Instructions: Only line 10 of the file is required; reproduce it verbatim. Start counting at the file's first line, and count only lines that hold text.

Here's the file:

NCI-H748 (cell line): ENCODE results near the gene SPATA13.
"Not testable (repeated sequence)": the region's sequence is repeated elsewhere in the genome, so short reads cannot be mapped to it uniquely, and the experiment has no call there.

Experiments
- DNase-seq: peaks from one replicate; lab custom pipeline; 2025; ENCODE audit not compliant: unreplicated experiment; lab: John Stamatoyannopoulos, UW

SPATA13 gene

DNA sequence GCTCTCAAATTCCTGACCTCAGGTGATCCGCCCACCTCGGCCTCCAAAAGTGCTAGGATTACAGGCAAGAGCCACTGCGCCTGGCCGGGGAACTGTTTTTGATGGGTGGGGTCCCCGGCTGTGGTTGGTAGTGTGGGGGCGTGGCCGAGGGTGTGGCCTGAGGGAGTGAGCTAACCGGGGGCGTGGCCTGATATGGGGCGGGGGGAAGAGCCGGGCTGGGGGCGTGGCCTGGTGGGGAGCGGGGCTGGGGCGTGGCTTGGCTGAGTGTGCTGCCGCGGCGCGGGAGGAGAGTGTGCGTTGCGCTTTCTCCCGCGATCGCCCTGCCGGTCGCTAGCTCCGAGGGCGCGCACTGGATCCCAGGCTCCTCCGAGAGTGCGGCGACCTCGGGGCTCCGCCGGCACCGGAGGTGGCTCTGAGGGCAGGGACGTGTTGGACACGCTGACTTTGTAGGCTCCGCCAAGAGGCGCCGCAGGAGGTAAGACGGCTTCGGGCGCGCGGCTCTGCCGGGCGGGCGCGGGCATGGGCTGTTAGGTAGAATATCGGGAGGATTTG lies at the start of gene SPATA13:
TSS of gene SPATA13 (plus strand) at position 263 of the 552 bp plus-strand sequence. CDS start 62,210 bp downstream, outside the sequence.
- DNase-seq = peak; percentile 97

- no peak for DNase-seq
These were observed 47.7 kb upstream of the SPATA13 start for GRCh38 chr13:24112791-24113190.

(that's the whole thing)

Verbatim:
These were observed 47.7 kb upstream of the SPATA13 start for GRCh38 chr13:24112791-24113190.